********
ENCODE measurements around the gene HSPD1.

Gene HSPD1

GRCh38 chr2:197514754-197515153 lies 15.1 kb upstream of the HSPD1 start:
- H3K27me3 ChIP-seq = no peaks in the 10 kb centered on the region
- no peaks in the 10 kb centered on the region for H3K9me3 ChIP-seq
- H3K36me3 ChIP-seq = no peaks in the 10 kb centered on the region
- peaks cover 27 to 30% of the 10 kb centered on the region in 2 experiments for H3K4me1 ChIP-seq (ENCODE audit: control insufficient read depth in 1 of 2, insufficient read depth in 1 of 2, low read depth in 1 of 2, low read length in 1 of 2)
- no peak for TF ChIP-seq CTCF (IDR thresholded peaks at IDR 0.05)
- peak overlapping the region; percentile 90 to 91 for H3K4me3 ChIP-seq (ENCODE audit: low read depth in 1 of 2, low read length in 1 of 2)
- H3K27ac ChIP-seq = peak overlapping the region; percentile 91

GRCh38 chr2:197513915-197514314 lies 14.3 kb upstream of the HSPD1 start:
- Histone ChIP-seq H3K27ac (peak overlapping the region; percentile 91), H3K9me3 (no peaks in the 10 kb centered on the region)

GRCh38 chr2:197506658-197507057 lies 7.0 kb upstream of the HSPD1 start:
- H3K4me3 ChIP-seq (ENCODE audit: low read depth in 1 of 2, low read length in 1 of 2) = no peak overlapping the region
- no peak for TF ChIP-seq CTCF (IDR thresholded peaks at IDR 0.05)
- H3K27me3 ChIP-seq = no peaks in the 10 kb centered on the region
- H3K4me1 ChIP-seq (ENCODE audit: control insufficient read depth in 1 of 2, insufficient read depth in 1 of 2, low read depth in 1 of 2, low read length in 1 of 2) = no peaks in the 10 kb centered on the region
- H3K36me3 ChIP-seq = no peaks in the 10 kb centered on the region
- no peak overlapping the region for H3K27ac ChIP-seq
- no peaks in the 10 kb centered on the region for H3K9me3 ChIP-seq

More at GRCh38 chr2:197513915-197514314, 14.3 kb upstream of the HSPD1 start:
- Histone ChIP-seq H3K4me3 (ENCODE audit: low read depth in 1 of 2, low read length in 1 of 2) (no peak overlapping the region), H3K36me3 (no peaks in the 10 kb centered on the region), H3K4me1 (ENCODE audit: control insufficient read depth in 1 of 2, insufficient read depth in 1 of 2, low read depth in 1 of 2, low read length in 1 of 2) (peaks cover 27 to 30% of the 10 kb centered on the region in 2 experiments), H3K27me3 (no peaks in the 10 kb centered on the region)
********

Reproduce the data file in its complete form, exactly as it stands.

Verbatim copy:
ENCODE measurements around the gene HSPD1.

Gene HSPD1

GRCh38 chr2:197514754-197515153 lies 15.1 kb upstream of the HSPD1 start:
- H3K27me3 ChIP-seq = no peaks in the 10 kb centered on the region
- no peaks in the 10 kb centered on the region for H3K9me3 ChIP-seq
- H3K36me3 ChIP-seq = no peaks in the 10 kb centered on the region
- peaks cover 27 to 30% of the 10 kb centered on the region in 2 experiments for H3K4me1 ChIP-seq (ENCODE audit: control insufficient read depth in 1 of 2, insufficient read depth in 1 of 2, low read depth in 1 of 2, low read length in 1 of 2)
- no peak for TF ChIP-seq CTCF (IDR thresholded peaks at IDR 0.05)
- peak overlapping the region; percentile 90 to 91 for H3K4me3 ChIP-seq (ENCODE audit: low read depth in 1 of 2, low read length in 1 of 2)
- H3K27ac ChIP-seq = peak overlapping the region; percentile 91

GRCh38 chr2:197513915-197514314 lies 14.3 kb upstream of the HSPD1 start:
- Histone ChIP-seq H3K27ac (peak overlapping the region; percentile 91), H3K9me3 (no peaks in the 10 kb centered on the region)

GRCh38 chr2:197506658-197507057 lies 7.0 kb upstream of the HSPD1 start:
- H3K4me3 ChIP-seq (ENCODE audit: low read depth in 1 of 2, low read length in 1 of 2) = no peak overlapping the region
- no peak for TF ChIP-seq CTCF (IDR thresholded peaks at IDR 0.05)
- H3K27me3 ChIP-seq = no peaks in the 10 kb centered on the region
- H3K4me1 ChIP-seq (ENCODE audit: control insufficient read depth in 1 of 2, insufficient read depth in 1 of 2, low read depth in 1 of 2, low read length in 1 of 2) = no peaks in the 10 kb centered on the region
- H3K36me3 ChIP-seq = no peaks in the 10 kb centered on the region
- no peak overlapping the region for H3K27ac ChIP-seq
- no peaks in the 10 kb centered on the region for H3K9me3 ChIP-seq

More at GRCh38 chr2:197513915-197514314, 14.3 kb upstream of the HSPD1 start:
- Histone ChIP-seq H3K4me3 (ENCODE audit: low read depth in 1 of 2, low read length in 1 of 2) (no peak overlapping the region), H3K36me3 (no peaks in the 10 kb centered on the region), H3K4me1 (ENCODE audit: control insufficient read depth in 1 of 2, insufficient read depth in 1 of 2, low read depth in 1 of 2, low read length in 1 of 2) (peaks cover 27 to 30% of the 10 kb centered on the region in 2 experiments), H3K27me3 (no peaks in the 10 kb centered on the region)